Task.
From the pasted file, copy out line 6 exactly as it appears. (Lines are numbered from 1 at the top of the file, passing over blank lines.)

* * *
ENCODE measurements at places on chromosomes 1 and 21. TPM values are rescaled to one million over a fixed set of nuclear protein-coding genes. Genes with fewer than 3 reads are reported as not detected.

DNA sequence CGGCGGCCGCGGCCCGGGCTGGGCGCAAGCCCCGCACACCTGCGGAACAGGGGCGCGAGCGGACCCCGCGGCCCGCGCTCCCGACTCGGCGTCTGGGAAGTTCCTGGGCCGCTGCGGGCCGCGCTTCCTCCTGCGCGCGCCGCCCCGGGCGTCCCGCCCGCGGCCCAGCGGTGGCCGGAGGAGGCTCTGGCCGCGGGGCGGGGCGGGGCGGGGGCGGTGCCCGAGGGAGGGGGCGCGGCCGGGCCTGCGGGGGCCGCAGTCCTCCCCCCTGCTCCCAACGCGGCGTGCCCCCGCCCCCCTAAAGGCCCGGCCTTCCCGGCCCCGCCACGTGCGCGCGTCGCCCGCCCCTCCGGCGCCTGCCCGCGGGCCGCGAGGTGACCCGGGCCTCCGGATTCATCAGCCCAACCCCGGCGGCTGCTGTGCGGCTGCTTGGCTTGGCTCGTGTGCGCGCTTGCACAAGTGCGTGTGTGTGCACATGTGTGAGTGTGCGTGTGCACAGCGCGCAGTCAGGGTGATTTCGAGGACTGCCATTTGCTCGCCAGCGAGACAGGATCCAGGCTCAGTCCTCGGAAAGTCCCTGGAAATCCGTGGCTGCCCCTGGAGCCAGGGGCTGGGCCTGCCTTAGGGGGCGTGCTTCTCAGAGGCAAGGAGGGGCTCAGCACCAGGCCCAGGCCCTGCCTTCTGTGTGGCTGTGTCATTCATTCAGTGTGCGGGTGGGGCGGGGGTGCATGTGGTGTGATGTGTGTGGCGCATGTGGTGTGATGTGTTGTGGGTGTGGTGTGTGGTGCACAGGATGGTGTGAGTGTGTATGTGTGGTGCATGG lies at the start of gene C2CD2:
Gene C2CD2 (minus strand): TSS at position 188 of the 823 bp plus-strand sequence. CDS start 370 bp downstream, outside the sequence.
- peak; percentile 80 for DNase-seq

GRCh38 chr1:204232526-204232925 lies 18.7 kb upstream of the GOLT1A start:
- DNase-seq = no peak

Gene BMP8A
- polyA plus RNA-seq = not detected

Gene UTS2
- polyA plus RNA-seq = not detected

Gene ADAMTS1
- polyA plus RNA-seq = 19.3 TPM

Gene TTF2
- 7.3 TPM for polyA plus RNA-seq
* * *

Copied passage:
- DNase-seq = no peak